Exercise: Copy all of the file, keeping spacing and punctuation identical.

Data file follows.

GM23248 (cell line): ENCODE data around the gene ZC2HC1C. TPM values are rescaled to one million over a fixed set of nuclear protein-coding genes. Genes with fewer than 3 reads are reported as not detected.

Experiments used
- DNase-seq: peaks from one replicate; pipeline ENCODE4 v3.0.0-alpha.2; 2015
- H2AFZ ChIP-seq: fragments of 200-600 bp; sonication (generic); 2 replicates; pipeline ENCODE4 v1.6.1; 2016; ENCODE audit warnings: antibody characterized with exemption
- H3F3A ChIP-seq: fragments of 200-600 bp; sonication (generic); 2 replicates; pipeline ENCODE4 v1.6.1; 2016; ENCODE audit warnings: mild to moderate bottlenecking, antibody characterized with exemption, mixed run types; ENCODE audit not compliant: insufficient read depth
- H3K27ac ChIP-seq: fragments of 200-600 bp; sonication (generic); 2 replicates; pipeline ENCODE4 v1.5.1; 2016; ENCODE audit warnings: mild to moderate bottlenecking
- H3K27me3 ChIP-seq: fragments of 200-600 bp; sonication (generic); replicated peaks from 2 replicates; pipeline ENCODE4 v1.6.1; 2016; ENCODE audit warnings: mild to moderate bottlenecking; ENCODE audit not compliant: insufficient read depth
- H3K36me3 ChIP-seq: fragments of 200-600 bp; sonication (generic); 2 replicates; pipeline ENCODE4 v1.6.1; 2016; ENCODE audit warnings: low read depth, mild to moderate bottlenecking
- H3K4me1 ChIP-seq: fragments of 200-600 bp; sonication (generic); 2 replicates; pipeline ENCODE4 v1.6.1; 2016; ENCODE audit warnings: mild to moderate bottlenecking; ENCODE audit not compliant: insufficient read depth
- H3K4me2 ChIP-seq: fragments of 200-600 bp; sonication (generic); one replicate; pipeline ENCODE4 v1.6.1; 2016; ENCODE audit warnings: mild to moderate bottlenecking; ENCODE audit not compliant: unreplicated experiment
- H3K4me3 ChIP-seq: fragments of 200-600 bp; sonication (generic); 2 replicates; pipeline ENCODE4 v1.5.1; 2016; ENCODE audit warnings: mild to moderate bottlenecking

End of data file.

GM23248 (cell line): ENCODE data around the gene ZC2HC1C. TPM values are rescaled to one million over a fixed set of nuclear protein-coding genes. Genes with fewer than 3 reads are reported as not detected.

Experiments used
- DNase-seq: peaks from one replicate; pipeline ENCODE4 v3.0.0-alpha.2; 2015
- H2AFZ ChIP-seq: fragments of 200-600 bp; sonication (generic); 2 replicates; pipeline ENCODE4 v1.6.1; 2016; ENCODE audit warnings: antibody characterized with exemption
- H3F3A ChIP-seq: fragments of 200-600 bp; sonication (generic); 2 replicates; pipeline ENCODE4 v1.6.1; 2016; ENCODE audit warnings: mild to moderate bottlenecking, antibody characterized with exemption, mixed run types; ENCODE audit not compliant: insufficient read depth
- H3K27ac ChIP-seq: fragments of 200-600 bp; sonication (generic); 2 replicates; pipeline ENCODE4 v1.5.1; 2016; ENCODE audit warnings: mild to moderate bottlenecking
- H3K27me3 ChIP-seq: fragments of 200-600 bp; sonication (generic); replicated peaks from 2 replicates; pipeline ENCODE4 v1.6.1; 2016; ENCODE audit warnings: mild to moderate bottlenecking; ENCODE audit not compliant: insufficient read depth
- H3K36me3 ChIP-seq: fragments of 200-600 bp; sonication (generic); 2 replicates; pipeline ENCODE4 v1.6.1; 2016; ENCODE audit warnings: low read depth, mild to moderate bottlenecking
- H3K4me1 ChIP-seq: fragments of 200-600 bp; sonication (generic); 2 replicates; pipeline ENCODE4 v1.6.1; 2016; ENCODE audit warnings: mild to moderate bottlenecking; ENCODE audit not compliant: insufficient read depth
- H3K4me2 ChIP-seq: fragments of 200-600 bp; sonication (generic); one replicate; pipeline ENCODE4 v1.6.1; 2016; ENCODE audit warnings: mild to moderate bottlenecking; ENCODE audit not compliant: unreplicated experiment
- H3K4me3 ChIP-seq: fragments of 200-600 bp; sonication (generic); 2 replicates; pipeline ENCODE4 v1.5.1; 2016; ENCODE audit warnings: mild to moderate bottlenecking